Snowflake’s ongoing film festival success can be chalked up to the quality of Arend’s script, as well as its colorful characters. This isn’t a film that relies solely on one plot detail or action set piece. Right off the bat we’re introduced to Javid and Tan, two young guys who are amidst an argument over the quality of food in the establishment they’re frequenting (a little Pulp Fiction about that). It’s clear these two have known each other a while, they’ve got a short hand resulting in plenty of good banter during their interactions over the course of the film. We come to learn that they’re looking for someone from their past. Then we pick up with the stunning, Eliana (Assenza) and her English bodyguard, Carson. After a short discussion on revenge regarding the deaths of Eliana’s parents, Carson decides to introduce Eliana to his father, Caleb (Gant), a self-proclaimed god who just so happens to know the right people (or wrong people if you’re that way inclined) to enact Eliana’s specific form of revenge. From there we’re introduced to a multitude of lively characters that include the previously mentioned Snowflake and a brother duo involved in cannibalism, as well as another couple of crazy killers and their robotic servant, and an oppressor from the past (Burkhard). There’s some fine casting in the film, particularly with Gant and Masterson as father and son, they really do look the part. There isn’t a weak link in the cast either, each of the performances are of a high standard regardless of previous experience. The characters are all equally as intriguing and you don’t quite know all there is to know about them until the mysterious dentist finishes the script.


Snowflake runs for almost two hours and unfortunately it does lag in a few places, even if only momentarily. I think it could have either carried a little more action (if the budget allowed for it) or perhaps should’ve been cut down by ten to fifteen minutes. The only specific plot point that annoyed me was that Dariusz was a mute, and therefore spent his screen time grunting like a pig, it was a little silly and I’d rather him not have said anything (thankfully it was minimal). Burkhard’s character “Winter” intermittently appears in an interview feed where he imparts his words of wisdom on the viewer. I was a little lost on that aspect of the film. Was it simply just a social commentary on highlighting the ways of modern society and that need for change, or was it all just another layer of the fictional story? I’m not too sure on that.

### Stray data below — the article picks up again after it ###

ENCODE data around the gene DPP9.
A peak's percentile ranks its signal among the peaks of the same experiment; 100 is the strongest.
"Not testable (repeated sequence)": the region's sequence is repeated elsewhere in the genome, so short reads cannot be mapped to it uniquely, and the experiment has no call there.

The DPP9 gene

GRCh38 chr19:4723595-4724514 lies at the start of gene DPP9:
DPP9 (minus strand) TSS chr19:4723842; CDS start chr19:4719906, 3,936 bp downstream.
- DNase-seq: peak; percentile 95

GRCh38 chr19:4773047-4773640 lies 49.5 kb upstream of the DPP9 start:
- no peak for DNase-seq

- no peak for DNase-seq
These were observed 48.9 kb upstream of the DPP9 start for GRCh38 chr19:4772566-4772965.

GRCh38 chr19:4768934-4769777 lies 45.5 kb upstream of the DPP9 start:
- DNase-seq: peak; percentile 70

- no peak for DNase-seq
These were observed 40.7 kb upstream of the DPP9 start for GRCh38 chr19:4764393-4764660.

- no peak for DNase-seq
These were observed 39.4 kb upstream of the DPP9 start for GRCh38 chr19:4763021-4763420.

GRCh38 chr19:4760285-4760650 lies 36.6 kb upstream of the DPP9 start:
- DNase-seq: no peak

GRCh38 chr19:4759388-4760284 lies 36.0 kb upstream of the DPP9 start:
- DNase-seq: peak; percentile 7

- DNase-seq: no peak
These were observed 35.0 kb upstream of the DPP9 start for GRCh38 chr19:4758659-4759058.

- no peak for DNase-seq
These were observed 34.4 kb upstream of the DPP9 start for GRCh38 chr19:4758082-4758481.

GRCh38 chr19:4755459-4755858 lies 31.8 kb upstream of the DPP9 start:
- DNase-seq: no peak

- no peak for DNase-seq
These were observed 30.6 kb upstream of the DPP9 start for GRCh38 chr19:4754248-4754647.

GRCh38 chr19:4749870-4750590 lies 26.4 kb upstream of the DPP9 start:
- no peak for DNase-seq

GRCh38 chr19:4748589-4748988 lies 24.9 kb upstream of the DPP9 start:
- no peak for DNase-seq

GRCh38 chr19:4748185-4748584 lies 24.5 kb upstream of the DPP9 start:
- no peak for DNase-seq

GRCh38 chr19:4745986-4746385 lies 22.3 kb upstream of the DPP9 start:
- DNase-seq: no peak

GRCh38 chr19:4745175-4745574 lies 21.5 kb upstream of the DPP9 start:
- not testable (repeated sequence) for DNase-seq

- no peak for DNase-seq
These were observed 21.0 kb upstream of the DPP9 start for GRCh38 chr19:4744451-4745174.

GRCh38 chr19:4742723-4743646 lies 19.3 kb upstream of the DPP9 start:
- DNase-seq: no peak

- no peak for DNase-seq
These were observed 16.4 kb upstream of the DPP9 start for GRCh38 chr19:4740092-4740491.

Snowflake is an ambitious German film, a labor of love built utilizing a miss-mash of genres presented in a non linear fashion. It eventually organically transforms itself into a meta representation of what it means to be a writer, all the while still keeping its firm hold on that Tarantino inspired flair. The cinematography is impressive, the audio clean and the lighting consistent across all scenes. Roman’s score is memorable and the practical effects and action are strong when they’re on show. I enjoyed watching each of the individual characters arcs and in turn the respective performances, particularly the Javid, Tan and Eliana characters. Caleb was rather theatrical and reminded me of Billy Connolly’s character from “The Boondock Saints”. Plenty of the others had their moment to shine as well. The film is a fraction long, causing it to lose a little momentum at times and I’m not entirely sure where the commentary fits. A few of the specifics were neither here nor there, but in the end Snowflake is intelligent and entertaining storytelling and I’m sure people are going to continue to lap up this style of film making. You can check the trailer out at the link below, be sure to keep an eye out for this one soon!

My rating for “Snowflake” is 7.5/10